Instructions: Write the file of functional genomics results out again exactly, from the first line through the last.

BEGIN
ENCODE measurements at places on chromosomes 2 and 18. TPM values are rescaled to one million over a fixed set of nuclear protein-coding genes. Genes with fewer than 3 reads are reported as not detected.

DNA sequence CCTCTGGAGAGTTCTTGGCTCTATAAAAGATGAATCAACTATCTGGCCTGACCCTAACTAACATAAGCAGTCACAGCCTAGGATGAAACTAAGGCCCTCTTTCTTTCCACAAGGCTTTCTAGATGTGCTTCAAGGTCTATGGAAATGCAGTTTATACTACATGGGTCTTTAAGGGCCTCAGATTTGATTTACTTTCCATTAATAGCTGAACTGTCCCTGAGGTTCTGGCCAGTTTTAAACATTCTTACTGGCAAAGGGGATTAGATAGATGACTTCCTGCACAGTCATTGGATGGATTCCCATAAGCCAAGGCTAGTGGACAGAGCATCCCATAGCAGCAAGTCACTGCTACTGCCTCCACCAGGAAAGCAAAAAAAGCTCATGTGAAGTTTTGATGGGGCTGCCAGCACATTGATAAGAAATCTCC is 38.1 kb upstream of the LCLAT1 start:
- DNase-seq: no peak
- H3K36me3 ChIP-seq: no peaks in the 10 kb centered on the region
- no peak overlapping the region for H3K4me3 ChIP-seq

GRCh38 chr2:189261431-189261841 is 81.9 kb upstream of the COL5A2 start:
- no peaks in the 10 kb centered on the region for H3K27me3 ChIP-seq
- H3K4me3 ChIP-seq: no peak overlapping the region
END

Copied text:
ENCODE measurements at places on chromosomes 2 and 18. TPM values are rescaled to one million over a fixed set of nuclear protein-coding genes. Genes with fewer than 3 reads are reported as not detected.

DNA sequence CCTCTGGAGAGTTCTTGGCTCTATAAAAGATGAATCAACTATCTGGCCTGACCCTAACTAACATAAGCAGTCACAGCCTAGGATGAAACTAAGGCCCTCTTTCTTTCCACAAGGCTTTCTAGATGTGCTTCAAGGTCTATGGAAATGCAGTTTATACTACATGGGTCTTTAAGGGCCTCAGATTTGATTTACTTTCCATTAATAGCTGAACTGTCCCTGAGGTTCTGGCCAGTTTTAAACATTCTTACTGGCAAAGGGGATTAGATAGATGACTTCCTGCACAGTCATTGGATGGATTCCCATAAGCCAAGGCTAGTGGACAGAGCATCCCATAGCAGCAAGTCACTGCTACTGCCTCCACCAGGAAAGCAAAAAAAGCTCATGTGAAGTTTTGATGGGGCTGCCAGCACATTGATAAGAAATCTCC is 38.1 kb upstream of the LCLAT1 start:
- DNase-seq: no peak
- H3K36me3 ChIP-seq: no peaks in the 10 kb centered on the region
- no peak overlapping the region for H3K4me3 ChIP-seq

GRCh38 chr2:189261431-189261841 is 81.9 kb upstream of the COL5A2 start:
- no peaks in the 10 kb centered on the region for H3K27me3 ChIP-seq
- H3K4me3 ChIP-seq: no peak overlapping the region